2 year old neutered male Labrador retriever

Right sided pelvic limb lameness

The patient presented for evaluation of a right sided pelvic limb lameness. The owners reported that the patient became lame on his right pelvic limb after spending the day throwing the ball three months prior to presentation. On presentation to orthopedic surgery grade II/IV right sided pelvic limb lameness with mild muscle atrophy was noted. Pain was appreciated and repeatable on extension of the hip. Remainder of orthopedic examination was unremarkable.

Pelvis Ventrodorsal Radiograph

Pelvis Frogged Leg Ventrodorsal Radiograph

Pelvis Lateral Radiograph

A well-defined rounded lucency is noted within the medial aspect of the right femoral head with a sclerotic rim. On the extended leg VD views there are 1-2 small round osseous fragments summating with the right hip joint adjacent to the radiolucent defect. These opacities are not clearly appreciated on the frog leg VD view, but irregularity of the articular margin of the femoral head is visible on this view. Minimal remodeling is seen along the dorsal aspect of the right femoral neck and the rim of the right acetabulum. The right hip is mildly subluxated on some views. Diagnosis: Large concave defect within the right femoral head/neck with adjacent small bone fragments most consistent with osteochondritis dissecans. Minimal secondary degenerative joint disease.

A 1.3 cm high by 1.1 cm wide by 1.5 cm deep spherical soft tissue attenuation is noted within the right femoral head with surrounding subchondral sclerosis. Along the craniomedial margin of this defect, several mineral fragments are noted. A migrated mineral fragment is noted within the mid joint capsule as well. Overall the right femoral head is reduced and acetabular coverage with increased soft tissue between it and the acetabulum. Smooth periarticular osseous proliferation is noted within the acetabular rim femoral head and neck region.

Right femoral head osseous cyst-like lesion with associated regional mineral fragments. This change is likely due to failure of endochondral ossification and associated mineral fragments (osteochronditis dessicans). Response to previous trauma is unlikely. Secondary degenerative joint disease. Continued FHO with submission of the femoral head for histopathology was recommended.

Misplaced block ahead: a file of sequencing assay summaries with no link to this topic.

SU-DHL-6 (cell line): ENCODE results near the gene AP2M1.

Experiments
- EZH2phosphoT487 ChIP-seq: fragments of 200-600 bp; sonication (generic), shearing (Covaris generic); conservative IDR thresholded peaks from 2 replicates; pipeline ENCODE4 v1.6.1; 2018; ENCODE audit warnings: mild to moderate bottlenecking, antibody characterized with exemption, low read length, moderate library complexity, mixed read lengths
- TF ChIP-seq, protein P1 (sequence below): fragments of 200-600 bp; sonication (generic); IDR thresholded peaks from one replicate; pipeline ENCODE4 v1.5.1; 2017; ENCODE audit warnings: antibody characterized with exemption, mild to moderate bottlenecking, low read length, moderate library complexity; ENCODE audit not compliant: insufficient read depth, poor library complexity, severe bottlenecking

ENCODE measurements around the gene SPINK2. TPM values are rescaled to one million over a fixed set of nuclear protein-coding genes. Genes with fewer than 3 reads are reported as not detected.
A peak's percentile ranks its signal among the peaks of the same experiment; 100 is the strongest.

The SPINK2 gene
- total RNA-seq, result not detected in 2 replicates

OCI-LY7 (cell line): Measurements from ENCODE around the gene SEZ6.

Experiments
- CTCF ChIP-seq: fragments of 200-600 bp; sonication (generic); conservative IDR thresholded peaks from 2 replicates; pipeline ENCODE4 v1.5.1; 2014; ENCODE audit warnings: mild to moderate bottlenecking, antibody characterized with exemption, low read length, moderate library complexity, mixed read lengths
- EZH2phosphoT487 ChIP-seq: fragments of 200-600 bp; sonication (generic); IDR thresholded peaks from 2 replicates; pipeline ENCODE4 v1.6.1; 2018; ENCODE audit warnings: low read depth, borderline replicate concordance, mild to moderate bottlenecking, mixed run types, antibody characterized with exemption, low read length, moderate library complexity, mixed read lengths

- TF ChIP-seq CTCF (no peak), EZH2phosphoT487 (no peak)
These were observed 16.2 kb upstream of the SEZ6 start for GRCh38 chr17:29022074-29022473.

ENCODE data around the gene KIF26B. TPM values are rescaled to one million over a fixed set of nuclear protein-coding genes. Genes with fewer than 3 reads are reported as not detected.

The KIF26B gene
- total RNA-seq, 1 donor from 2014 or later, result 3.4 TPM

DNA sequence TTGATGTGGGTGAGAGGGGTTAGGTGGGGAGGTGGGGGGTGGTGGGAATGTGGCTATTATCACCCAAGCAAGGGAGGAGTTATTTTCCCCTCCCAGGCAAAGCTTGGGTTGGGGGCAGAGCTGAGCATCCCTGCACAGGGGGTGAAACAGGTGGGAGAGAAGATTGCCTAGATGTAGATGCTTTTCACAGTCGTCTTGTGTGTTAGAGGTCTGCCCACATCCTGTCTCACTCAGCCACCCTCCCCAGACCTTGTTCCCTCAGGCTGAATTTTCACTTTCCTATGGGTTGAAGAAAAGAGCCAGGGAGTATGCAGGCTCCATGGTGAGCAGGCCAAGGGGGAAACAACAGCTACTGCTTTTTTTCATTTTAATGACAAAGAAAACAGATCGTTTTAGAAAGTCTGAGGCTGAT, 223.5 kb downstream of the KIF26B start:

Cartilage defects were appreciated on the femoral head at the level of the round ligament. The femoral head separated through the lesion appreciated on radiographs/CT scan.

The articular cartilage is variably thickened and irregular with areas of fragmentation, clefting, erosion and loss. In some regions it appears essentially normal while in others it has a proliferating, hyperplastic rim of chondrocytes along its deep aspect. These proliferating chondrocytes then intermingle with irregularly shaped foci of immature woven bone spicules. Many of these immature spicules have retained cartilage cores and portions of the marrow space also contain a myxomatous chondroid matrix. Diagnosis: Irregular articular cartilage formation with clefting and erosion, irregular chondrocyte proliferation and retained cartilage cores. Evaluation of multiple sections of femoral head reveal findings compatible with a developmental bone disorder that appears most consistent with a stage of osteochondrosis (i.e. osteochondritis dissecans). There are varying degrees of cartilage loss and erosion, but no evidence of an underlying osteomyelitis or neoplasia.

Osteochondrosis dissecans of the femoral head is not commonly reported in dogs2,4 with only two case reports noted within the literature dating back to the late 80’s with no cross sectional imaging available in the reports. It has been described as focal subchondral defects in in Labrador retrievers, Border Collies, and Pekingese dogs1. The pathogenesis of articular osteochondritis dissecans is still not fully understood. Proposed pathogenesis7 suggests focal interruption of the anastomosis at the osteochondral junction of the cartilage canal vessels and subchondral vessels cause large areas of necrotic cartilage that resist vascular invasion. These regions persist during growth and are replaced by fibrous tissue undergoing intramembranous ossification, and if overlying articular cartilage fissures, an osteochondrosis dissecans lesion develops. Most animals with osteochondritis dissecans present when there are clinical signs at which point the lesion is chronic and the subchondral bone defect is well developed. Survey radiography is a sensitive modality for detection of these types of lesions3. Additional imaging options such as CT and MRI can provide further information into extent and regional subchondral bone changes as well as region of migrated cartilage fragments.

1. Castro, Patrícia F et al. “What is your diagnosis? Osteochondritis dissecans.” Journal of the American Veterinary Medical Association vol. 235,2 (2009): 151-2.

2. Johnson AL, Pijanowski GJ, Stein LE. Osteochondritis dissecans of the femoral head of a Pekingese. J Am Vet Med Assoc 1985;187:623–625.

3. Kippenes H, Johnston G: Diagnostic imaging of osteochondrosis. Vet Clin North Am Small Anim Pract 28: 137, 1998.

4. McDonald M. Osteochondritis dissecans of the femoral head: a case report. J Small Anim Pract 1988;29:49–53.

5. van Osch GJVM, Brittberg M, Dennis JE, et al: Cartilage repair: past and future—lessons for regenerative medicine. J Cell Mol Med 13:792, 2009.

6. Ytrehus B, Carlson CS, Ekman S: Etiology and pathogenesis of osteochondrosis. Vet Pathol 44:429, 2007.